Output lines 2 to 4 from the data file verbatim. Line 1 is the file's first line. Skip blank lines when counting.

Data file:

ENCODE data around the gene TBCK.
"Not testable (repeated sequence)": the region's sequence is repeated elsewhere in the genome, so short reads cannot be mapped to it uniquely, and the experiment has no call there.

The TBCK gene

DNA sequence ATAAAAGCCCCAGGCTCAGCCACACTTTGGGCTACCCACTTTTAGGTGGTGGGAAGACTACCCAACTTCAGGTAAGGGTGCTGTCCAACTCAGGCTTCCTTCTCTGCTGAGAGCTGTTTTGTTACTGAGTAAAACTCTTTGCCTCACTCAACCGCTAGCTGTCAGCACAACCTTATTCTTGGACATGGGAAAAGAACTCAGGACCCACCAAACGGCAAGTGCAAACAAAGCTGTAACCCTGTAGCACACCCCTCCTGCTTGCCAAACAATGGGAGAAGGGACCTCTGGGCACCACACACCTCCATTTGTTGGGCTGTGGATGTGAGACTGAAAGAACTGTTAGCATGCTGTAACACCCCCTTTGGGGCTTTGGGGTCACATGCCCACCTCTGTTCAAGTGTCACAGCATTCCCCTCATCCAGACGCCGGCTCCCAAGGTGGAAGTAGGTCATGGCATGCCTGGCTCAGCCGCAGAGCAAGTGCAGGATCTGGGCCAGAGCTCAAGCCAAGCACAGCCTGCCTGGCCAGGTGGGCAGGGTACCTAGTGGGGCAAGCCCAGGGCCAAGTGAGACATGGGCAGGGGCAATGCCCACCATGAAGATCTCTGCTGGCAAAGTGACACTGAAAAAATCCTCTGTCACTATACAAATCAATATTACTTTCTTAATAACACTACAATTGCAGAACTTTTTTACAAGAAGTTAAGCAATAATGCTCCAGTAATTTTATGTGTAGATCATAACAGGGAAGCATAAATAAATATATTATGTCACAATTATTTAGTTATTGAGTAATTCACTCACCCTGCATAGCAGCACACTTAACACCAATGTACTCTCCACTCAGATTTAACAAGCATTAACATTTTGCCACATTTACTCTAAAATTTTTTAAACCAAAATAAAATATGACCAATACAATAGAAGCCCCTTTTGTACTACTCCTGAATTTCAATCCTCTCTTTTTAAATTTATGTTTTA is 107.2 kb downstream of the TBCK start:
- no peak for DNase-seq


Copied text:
"Not testable (repeated sequence)": the region's sequence is repeated elsewhere in the genome, so short reads cannot be mapped to it uniquely, and the experiment has no call there.

The TBCK gene

DNA sequence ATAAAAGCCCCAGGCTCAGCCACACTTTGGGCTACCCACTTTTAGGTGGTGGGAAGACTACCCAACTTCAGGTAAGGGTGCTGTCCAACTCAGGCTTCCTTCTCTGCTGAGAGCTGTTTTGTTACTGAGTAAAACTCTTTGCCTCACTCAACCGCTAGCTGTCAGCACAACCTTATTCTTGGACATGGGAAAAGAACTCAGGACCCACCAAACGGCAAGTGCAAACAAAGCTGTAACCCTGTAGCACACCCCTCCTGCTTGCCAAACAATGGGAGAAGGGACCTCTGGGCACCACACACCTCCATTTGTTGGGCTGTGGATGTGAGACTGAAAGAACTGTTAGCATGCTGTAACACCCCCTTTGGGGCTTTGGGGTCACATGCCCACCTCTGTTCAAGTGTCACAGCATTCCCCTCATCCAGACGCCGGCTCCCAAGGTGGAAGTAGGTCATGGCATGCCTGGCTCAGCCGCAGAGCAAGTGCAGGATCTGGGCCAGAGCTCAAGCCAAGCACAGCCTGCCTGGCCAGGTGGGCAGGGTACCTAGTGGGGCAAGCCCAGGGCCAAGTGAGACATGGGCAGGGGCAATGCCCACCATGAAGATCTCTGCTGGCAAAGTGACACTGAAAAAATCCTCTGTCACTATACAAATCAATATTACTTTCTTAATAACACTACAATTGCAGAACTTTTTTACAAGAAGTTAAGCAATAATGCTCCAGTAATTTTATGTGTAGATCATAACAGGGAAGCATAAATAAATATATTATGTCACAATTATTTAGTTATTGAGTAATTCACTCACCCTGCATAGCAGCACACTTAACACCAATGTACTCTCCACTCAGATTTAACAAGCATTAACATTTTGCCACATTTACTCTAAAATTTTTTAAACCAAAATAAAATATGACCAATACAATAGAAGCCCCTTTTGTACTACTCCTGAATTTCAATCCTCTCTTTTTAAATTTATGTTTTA is 107.2 kb downstream of the TBCK start: